No, Frank Harling simply vanished and remained invisible. They raided his house in Virginia Water and in it they found evidence of four different identities he had employed. They found the wife from whom he was separated -- or rather the woman who thought she was his wife, though they were obliged to tell her that Frank Harling was, among other things, a bigamist. Through her they found his modest office in Surbiton, rented in the name of UniFi Consulting, and evidence of 182 bank accounts he had maintained, each one in the name of a different and obscure corporation, through which vast amounts of money had passed. They also found a Compaq personal computer holding on its hard disk some two gigabytes of encrypted data. Major Crimes pulled another favor, and the computer experts at the FBI laboratory in Washington said they were confident they could find the key that would decrypt Frank Harling's secrets. But in the course of first copying the contents of the hard disk-a seemingly sensible precaution-they triggered the hidden program that irrevocably destroyed them. Like the man, Harling's secrets ceased to exist.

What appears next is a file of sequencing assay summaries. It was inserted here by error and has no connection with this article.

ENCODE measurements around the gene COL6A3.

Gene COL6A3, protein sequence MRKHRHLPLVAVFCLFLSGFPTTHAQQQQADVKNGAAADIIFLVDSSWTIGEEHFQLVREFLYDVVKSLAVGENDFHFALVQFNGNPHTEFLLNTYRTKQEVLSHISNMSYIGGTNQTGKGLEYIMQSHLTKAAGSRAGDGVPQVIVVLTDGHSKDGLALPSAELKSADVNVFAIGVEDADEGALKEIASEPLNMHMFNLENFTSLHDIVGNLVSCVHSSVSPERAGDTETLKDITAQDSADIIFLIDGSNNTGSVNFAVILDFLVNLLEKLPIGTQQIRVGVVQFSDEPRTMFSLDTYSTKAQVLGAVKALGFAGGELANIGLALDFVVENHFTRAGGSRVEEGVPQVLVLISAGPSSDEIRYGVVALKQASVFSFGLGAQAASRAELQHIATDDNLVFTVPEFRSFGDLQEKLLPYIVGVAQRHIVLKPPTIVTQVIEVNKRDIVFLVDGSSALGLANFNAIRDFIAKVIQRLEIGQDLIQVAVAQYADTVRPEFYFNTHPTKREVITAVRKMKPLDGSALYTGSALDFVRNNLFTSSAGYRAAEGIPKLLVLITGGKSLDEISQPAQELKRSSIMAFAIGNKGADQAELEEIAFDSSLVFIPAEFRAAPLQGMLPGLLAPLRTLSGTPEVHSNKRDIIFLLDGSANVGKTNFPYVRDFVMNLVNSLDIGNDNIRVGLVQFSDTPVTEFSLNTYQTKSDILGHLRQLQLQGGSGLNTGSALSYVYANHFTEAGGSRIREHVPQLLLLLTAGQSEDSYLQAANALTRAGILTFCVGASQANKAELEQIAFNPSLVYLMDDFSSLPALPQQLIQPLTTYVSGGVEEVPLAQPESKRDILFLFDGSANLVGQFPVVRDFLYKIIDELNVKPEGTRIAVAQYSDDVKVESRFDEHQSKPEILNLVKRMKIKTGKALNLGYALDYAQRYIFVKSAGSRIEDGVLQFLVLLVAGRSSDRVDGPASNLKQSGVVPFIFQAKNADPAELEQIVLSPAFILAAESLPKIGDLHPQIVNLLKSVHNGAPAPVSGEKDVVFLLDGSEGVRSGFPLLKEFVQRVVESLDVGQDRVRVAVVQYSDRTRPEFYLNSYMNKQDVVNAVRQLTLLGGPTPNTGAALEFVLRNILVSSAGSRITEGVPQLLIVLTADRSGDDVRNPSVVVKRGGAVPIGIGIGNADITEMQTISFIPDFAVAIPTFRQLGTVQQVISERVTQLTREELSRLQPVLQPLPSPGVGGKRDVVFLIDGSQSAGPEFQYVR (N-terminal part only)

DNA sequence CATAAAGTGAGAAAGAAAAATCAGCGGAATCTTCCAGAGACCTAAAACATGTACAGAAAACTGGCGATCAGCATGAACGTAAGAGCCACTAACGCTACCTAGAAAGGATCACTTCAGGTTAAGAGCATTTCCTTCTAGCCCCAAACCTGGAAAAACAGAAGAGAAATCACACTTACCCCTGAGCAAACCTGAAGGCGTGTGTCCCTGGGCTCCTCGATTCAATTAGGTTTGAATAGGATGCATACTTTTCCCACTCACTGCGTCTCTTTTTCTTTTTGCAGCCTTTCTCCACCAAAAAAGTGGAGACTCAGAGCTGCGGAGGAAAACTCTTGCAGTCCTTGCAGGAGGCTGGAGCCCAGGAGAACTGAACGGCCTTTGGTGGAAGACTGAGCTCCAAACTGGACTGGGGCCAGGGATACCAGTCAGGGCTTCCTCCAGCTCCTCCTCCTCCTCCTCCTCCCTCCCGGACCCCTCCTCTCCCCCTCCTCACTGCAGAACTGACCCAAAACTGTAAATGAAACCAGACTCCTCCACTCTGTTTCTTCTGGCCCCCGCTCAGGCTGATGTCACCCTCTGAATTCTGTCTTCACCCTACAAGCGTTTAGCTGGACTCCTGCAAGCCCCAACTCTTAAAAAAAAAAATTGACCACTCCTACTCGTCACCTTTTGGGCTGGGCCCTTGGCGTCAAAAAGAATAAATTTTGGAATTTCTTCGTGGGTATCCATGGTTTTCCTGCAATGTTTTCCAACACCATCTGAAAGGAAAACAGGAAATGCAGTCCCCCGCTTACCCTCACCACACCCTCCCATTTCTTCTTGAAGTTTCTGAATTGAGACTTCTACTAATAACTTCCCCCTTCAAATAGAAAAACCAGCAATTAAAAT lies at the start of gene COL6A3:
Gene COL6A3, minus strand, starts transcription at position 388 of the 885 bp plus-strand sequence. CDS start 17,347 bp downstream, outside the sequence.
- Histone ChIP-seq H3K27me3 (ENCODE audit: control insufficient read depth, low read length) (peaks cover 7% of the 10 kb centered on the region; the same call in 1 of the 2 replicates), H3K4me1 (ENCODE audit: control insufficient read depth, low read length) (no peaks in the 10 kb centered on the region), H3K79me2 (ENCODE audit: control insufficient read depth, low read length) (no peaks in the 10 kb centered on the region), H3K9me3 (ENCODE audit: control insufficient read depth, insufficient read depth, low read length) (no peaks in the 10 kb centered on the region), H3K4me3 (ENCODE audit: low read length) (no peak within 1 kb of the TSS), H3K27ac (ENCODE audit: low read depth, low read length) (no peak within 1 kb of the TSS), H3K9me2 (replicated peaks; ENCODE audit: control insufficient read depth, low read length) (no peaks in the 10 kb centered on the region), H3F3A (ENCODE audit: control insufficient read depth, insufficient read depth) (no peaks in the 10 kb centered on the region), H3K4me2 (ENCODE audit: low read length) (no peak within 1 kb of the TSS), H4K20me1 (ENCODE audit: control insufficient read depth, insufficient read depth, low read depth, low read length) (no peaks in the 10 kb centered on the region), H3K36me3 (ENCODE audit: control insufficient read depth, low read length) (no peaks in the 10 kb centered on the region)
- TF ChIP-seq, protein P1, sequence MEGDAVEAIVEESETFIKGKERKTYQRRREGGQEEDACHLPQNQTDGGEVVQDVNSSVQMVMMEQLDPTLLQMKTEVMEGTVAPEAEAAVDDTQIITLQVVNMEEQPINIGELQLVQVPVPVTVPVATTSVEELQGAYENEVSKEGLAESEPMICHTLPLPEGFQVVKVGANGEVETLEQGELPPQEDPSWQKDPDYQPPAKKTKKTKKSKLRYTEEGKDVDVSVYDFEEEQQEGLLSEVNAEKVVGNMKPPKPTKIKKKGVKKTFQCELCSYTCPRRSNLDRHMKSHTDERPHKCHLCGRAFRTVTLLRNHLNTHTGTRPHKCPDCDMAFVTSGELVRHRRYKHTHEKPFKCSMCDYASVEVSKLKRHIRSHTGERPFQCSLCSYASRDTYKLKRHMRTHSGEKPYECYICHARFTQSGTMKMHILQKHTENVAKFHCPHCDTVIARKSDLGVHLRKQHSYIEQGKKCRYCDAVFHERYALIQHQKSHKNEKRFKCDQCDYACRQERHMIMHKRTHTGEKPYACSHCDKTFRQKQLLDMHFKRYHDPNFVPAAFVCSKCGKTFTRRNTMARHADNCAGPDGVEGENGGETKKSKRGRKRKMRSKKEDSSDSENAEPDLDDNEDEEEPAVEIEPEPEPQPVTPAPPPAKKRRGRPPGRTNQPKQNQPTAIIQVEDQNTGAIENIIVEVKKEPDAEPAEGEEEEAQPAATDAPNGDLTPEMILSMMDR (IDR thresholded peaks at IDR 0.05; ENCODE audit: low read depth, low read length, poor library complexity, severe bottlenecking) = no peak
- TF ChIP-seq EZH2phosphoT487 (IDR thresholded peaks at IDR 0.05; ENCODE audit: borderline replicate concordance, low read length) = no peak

Eventually they gave up the hunt, if not in spirit then in actuality, because they did not know where else to look. They did not admit that to Grace Flint, however, for her doctors considered it important to her recovery and even her sanity that she continue to believe that Frank Harling would be found.